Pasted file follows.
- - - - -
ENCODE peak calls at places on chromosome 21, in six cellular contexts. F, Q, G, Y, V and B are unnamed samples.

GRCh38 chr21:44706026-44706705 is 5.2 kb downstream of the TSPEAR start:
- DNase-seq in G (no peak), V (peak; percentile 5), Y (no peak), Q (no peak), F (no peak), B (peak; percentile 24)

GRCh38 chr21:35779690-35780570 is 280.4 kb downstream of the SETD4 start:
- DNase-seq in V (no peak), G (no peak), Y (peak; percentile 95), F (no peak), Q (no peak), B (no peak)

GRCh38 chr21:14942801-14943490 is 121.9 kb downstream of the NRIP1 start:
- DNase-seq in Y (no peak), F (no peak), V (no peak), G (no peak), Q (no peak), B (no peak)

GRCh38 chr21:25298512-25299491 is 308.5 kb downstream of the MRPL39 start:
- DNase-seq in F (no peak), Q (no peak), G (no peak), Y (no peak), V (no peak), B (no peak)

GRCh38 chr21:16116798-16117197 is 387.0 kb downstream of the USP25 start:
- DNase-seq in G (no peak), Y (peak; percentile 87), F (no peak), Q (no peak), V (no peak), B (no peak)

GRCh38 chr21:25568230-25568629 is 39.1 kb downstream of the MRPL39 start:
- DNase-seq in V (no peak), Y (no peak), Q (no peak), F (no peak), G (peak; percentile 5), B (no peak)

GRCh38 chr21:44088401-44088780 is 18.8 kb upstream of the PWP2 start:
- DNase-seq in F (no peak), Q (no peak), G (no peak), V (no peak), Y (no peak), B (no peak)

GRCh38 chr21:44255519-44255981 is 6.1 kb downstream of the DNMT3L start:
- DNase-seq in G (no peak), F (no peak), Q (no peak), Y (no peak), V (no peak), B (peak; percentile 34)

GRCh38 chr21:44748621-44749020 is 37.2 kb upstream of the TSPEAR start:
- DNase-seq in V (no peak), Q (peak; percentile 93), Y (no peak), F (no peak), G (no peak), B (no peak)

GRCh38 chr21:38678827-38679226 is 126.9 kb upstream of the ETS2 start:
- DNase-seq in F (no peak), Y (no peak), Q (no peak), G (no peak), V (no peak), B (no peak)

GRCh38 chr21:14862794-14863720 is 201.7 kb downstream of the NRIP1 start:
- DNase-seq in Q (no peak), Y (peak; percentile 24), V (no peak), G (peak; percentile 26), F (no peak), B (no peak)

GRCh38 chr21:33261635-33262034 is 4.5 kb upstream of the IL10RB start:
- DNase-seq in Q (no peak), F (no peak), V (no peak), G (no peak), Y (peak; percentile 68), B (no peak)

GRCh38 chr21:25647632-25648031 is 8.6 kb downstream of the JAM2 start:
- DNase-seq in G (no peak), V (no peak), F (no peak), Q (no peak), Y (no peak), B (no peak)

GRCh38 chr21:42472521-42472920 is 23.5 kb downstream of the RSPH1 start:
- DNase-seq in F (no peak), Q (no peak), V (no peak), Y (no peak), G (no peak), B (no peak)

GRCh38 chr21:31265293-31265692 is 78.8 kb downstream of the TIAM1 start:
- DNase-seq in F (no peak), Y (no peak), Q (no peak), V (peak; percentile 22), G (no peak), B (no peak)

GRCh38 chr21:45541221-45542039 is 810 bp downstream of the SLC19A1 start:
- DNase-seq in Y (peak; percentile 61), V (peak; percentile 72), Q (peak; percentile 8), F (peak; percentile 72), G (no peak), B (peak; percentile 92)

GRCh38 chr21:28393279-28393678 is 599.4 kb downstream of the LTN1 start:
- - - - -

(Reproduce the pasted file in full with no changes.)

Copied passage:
ENCODE peak calls at places on chromosome 21, in six cellular contexts. F, Q, G, Y, V and B are unnamed samples.

GRCh38 chr21:44706026-44706705 is 5.2 kb downstream of the TSPEAR start:
- DNase-seq in G (no peak), V (peak; percentile 5), Y (no peak), Q (no peak), F (no peak), B (peak; percentile 24)

GRCh38 chr21:35779690-35780570 is 280.4 kb downstream of the SETD4 start:
- DNase-seq in V (no peak), G (no peak), Y (peak; percentile 95), F (no peak), Q (no peak), B (no peak)

GRCh38 chr21:14942801-14943490 is 121.9 kb downstream of the NRIP1 start:
- DNase-seq in Y (no peak), F (no peak), V (no peak), G (no peak), Q (no peak), B (no peak)

GRCh38 chr21:25298512-25299491 is 308.5 kb downstream of the MRPL39 start:
- DNase-seq in F (no peak), Q (no peak), G (no peak), Y (no peak), V (no peak), B (no peak)

GRCh38 chr21:16116798-16117197 is 387.0 kb downstream of the USP25 start:
- DNase-seq in G (no peak), Y (peak; percentile 87), F (no peak), Q (no peak), V (no peak), B (no peak)

GRCh38 chr21:25568230-25568629 is 39.1 kb downstream of the MRPL39 start:
- DNase-seq in V (no peak), Y (no peak), Q (no peak), F (no peak), G (peak; percentile 5), B (no peak)

GRCh38 chr21:44088401-44088780 is 18.8 kb upstream of the PWP2 start:
- DNase-seq in F (no peak), Q (no peak), G (no peak), V (no peak), Y (no peak), B (no peak)

GRCh38 chr21:44255519-44255981 is 6.1 kb downstream of the DNMT3L start:
- DNase-seq in G (no peak), F (no peak), Q (no peak), Y (no peak), V (no peak), B (peak; percentile 34)

GRCh38 chr21:44748621-44749020 is 37.2 kb upstream of the TSPEAR start:
- DNase-seq in V (no peak), Q (peak; percentile 93), Y (no peak), F (no peak), G (no peak), B (no peak)

GRCh38 chr21:38678827-38679226 is 126.9 kb upstream of the ETS2 start:
- DNase-seq in F (no peak), Y (no peak), Q (no peak), G (no peak), V (no peak), B (no peak)

GRCh38 chr21:14862794-14863720 is 201.7 kb downstream of the NRIP1 start:
- DNase-seq in Q (no peak), Y (peak; percentile 24), V (no peak), G (peak; percentile 26), F (no peak), B (no peak)

GRCh38 chr21:33261635-33262034 is 4.5 kb upstream of the IL10RB start:
- DNase-seq in Q (no peak), F (no peak), V (no peak), G (no peak), Y (peak; percentile 68), B (no peak)

GRCh38 chr21:25647632-25648031 is 8.6 kb downstream of the JAM2 start:
- DNase-seq in G (no peak), V (no peak), F (no peak), Q (no peak), Y (no peak), B (no peak)

GRCh38 chr21:42472521-42472920 is 23.5 kb downstream of the RSPH1 start:
- DNase-seq in F (no peak), Q (no peak), V (no peak), Y (no peak), G (no peak), B (no peak)

GRCh38 chr21:31265293-31265692 is 78.8 kb downstream of the TIAM1 start:
- DNase-seq in F (no peak), Y (no peak), Q (no peak), V (peak; percentile 22), G (no peak), B (no peak)

GRCh38 chr21:45541221-45542039 is 810 bp downstream of the SLC19A1 start:
- DNase-seq in Y (peak; percentile 61), V (peak; percentile 72), Q (peak; percentile 8), F (peak; percentile 72), G (no peak), B (peak; percentile 92)

GRCh38 chr21:28393279-28393678 is 599.4 kb downstream of the LTN1 start: